Since the start of the Scottish HPV immunisation programme in 2008, uptake of the vaccine has exceeded 85% every year and these results are welcomed as they highlight the success of the programme in protecting girls against cervical pre-cancer.
The research also highlights the success of the work of the Scottish Immunisation Programme which set up the HPV immunisation programme and continues to co-ordinate the delivery of the programme. The results will also be welcomed by the many healthcare workers that are involved at all levels in the delivery of the vaccination programme in schools.
In future years, the massive reduction in cervical pre-cancer should translate to reductions in cervical cancer which will be closely monitored by Health Protection Scotland as part of the work of the Scottish Immunisation Programme. These results are promising for the potential future impact of the upcoming extension of the programme to boys on other HPV driven cancers.
Source: HPS, 4 April 2019
Public Health England (PHE) has updated its guidance on managing Avian influenza in humans. The guidance has been developed to assist with the management of possible or confirmed cases of Avian influenza, in particular, H5N6, H5N1 and H7N9.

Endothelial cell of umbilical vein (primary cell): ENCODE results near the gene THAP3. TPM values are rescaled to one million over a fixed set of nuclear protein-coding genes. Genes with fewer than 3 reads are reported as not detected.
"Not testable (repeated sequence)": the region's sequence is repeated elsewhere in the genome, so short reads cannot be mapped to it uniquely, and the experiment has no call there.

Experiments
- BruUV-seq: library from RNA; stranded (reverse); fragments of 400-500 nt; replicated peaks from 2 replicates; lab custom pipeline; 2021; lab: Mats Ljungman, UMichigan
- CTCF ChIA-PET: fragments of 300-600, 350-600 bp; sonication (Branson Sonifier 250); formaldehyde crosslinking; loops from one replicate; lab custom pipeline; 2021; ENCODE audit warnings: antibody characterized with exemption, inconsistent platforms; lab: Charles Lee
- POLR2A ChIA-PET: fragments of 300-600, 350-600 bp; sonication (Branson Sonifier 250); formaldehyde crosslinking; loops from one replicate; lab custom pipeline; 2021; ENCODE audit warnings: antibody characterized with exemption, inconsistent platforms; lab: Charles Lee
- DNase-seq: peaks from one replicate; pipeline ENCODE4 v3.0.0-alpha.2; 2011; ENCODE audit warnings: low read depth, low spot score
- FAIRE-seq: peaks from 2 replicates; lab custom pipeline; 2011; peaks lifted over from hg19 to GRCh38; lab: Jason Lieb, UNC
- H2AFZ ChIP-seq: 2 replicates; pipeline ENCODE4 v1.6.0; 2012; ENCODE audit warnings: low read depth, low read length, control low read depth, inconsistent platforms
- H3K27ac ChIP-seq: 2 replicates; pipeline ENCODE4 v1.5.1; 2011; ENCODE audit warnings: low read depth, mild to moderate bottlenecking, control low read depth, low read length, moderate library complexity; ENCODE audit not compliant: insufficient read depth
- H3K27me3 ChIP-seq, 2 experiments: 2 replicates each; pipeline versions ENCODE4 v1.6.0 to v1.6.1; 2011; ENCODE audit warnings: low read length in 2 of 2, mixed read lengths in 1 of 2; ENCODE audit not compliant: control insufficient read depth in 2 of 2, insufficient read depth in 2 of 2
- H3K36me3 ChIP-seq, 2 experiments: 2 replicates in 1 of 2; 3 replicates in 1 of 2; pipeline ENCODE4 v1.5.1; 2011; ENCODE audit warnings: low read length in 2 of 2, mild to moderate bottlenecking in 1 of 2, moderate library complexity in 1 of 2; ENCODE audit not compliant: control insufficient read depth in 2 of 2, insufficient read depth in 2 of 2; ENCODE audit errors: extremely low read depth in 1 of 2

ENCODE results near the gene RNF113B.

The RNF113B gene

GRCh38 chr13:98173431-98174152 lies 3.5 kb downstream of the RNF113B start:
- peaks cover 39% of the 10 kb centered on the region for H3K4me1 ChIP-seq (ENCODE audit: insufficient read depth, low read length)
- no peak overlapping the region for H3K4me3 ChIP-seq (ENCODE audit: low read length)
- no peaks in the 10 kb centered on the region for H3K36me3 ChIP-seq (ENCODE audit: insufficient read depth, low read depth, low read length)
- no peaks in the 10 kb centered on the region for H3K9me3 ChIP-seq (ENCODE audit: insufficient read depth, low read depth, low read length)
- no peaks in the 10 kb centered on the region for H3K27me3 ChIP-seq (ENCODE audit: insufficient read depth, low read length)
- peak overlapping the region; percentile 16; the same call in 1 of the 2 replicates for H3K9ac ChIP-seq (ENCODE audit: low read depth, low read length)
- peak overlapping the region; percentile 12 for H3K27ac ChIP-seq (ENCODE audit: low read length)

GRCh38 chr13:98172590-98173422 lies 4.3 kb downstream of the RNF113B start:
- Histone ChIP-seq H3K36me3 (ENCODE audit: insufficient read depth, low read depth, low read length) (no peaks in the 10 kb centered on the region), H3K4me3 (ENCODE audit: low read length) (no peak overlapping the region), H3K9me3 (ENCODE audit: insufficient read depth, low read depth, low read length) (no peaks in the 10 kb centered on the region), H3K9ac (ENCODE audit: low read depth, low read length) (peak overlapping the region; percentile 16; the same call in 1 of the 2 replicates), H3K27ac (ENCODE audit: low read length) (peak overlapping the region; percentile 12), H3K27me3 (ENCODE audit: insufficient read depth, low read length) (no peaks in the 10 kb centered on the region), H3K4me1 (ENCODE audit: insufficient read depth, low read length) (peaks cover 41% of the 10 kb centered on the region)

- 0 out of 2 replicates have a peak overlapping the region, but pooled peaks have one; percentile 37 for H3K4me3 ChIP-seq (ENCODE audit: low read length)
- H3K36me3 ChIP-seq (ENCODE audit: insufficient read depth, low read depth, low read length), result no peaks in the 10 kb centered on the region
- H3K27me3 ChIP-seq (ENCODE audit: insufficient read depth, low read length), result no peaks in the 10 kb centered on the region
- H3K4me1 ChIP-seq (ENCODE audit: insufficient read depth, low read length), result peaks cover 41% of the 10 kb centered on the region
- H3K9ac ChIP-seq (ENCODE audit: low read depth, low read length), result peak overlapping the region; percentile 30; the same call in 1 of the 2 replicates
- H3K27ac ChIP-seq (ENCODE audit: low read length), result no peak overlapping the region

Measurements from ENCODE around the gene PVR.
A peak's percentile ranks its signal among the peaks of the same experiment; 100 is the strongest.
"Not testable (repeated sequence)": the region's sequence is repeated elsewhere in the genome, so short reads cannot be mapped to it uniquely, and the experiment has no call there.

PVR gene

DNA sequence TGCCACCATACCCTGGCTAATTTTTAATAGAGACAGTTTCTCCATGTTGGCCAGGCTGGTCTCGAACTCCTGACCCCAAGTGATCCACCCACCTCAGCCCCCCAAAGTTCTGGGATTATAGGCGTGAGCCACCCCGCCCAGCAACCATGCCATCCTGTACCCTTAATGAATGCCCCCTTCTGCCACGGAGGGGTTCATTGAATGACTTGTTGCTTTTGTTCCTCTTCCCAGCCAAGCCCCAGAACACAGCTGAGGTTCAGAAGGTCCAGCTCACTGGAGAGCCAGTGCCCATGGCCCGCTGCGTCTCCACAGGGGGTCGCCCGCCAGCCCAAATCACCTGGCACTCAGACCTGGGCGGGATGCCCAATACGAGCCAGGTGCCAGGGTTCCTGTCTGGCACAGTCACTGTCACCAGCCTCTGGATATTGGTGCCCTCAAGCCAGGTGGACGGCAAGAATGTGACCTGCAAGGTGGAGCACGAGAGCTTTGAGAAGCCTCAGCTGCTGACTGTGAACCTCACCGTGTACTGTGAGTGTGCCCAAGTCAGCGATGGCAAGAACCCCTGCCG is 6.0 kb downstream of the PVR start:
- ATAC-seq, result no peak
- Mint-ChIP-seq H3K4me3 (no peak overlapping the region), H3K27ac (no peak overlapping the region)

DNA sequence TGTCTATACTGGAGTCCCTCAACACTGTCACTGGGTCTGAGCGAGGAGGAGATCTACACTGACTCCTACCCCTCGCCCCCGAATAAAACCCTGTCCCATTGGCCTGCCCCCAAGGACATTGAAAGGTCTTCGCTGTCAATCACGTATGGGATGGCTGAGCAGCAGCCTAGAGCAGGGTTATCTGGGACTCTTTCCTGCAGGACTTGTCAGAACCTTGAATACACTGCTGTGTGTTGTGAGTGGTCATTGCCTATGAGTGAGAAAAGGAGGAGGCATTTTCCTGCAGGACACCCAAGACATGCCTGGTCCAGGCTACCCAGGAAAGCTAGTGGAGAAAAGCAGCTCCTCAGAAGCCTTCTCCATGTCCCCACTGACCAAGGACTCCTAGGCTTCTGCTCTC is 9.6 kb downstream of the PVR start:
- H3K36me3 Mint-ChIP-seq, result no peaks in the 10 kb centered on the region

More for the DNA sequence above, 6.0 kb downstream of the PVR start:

Further information on Avian influenza is available on the Health Protection Scotland website.
Source: PHE, 5 April 2019
An oral cholera vaccination campaign to protect survivors of Cyclone Idai has begun in Beira, Mozambique. Funded by Gavi, the Vaccine Alliance, the campaign will be carried out by the Mozambique Ministry of Health with support from the World Health Organization (WHO) and other partners including UNICEF, the International Federation of the Red Cross and Red Crescent Societies (IFRC), Médecins Sans Frontières (MSF) and Save the Children.
There has already been one reported cholera death and almost 1,500 reported cases following the cyclone, which caused severe flooding in Mozambique, Zimbabwe, Malawi and Madagascar after making landfall in March. Nine cholera treatment centres, with 500-bed capacity, are already admitting patients.
Further information and advice is available on the TRAVAX (for health professionals) and fitfortravel (for the general public) websites.
Information about current cholera outbreaks in Africa, including Mozambique, is also available on TRAVAX.
Source: WHO, 3 April 2019
The European Centre for Disease Prevention and Control (ECDC) has published a report that summarises the progress made in the areas of EU-wide enhanced molecular typing for disease surveillance, genomic surveillance, and multi-country outbreak support. The report also documents how member states use Whole Genome Sequencing (WGS) in public health operations and reviews the current evidence for the effectiveness of WGS.